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Europa: secret lakes could fuel life on Jupiter moon

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The results, set for publication in Thursday's issue of the journal Nature, grew out of an attempt to explain two different areas within Europa's "chaos terrain" – a landscape of jumbled surface features visible in images from the Voyager and Galileo spacecraft.

The two areas that have puzzled scientists cover significant large patches of the moon's surface and host icebergs with ground-up ices filling the channels in between – much as jumbled ice chunks fill gaps between icebergs as they calve from ice shelves in polar regions on Earth.

One of the two areas appeared as a depression in the surface. The other appeared as a dome.

"Why are these two features so similar but so different?" says Britney Schmidt, a planetary scientist at the University of Texas at Austin who led the research team.

In trying to solve the puzzle, the team was struck by parallels on Earth. Similar features are apparent in ice that forms above under-ice volcanoes, as well as at ice shelves where warm sea water is thought to be thinning the ice from underneath.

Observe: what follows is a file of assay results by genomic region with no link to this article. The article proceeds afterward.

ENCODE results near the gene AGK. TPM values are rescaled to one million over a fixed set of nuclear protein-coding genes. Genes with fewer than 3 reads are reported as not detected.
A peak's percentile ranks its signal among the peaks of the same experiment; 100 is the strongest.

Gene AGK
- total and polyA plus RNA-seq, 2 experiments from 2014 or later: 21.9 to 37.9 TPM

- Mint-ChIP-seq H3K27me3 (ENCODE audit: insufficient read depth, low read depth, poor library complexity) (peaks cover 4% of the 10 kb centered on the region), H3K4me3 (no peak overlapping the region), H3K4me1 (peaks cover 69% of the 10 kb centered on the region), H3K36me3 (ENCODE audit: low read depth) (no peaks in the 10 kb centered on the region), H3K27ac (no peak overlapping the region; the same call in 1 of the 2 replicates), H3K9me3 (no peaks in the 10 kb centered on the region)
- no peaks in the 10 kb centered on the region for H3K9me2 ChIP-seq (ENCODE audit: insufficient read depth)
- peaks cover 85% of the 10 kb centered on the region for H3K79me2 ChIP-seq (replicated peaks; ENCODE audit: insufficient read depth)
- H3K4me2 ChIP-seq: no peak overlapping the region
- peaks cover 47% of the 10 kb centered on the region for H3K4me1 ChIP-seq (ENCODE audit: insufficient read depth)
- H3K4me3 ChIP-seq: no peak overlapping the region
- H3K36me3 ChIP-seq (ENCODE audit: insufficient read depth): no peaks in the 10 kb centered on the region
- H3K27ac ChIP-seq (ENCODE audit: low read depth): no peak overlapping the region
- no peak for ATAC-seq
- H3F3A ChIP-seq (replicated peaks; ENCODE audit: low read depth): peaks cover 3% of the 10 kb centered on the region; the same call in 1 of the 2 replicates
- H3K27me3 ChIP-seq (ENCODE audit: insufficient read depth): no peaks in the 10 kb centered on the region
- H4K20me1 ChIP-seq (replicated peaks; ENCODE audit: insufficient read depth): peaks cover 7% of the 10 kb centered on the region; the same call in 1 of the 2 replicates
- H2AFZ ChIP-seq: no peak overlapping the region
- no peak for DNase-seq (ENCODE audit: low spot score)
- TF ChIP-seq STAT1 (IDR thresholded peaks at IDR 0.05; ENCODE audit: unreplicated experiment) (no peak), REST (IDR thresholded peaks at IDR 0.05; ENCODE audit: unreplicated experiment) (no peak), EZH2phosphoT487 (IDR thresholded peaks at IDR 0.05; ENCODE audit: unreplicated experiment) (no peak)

The team suggests that plumes of warmer water, heated by Europa's core, migrate up through the thick icy crust until they reach a "sweet spot" where a combination of pressure, temperature, and the composition of the ices allows a subsurface lake to form. Since liquid water takes up less volume than water ice, the icy lid on top of the lake begins to crack and collapse in a kind of frigid sink hole. The surface ice breaks into chunks in the process. As it does, some of it overturns, mixing the potential nutrients into the water below.

That explains the depressions. But what about the domes?

Over time, the lake refreezes and expands. This pushes remaining large ice blocks upward. The brine surrounding the blocks also refreezes, expanding as it does, adding to the dome.

One of the features, Thera Macula, is a depression, suggesting that a Great Lakes-scale body of water some two miles below currently is sculpting the surface, the team says. A dome feature, known as Conamara Chaos, represents the end of another lake's thaw-freeze process.

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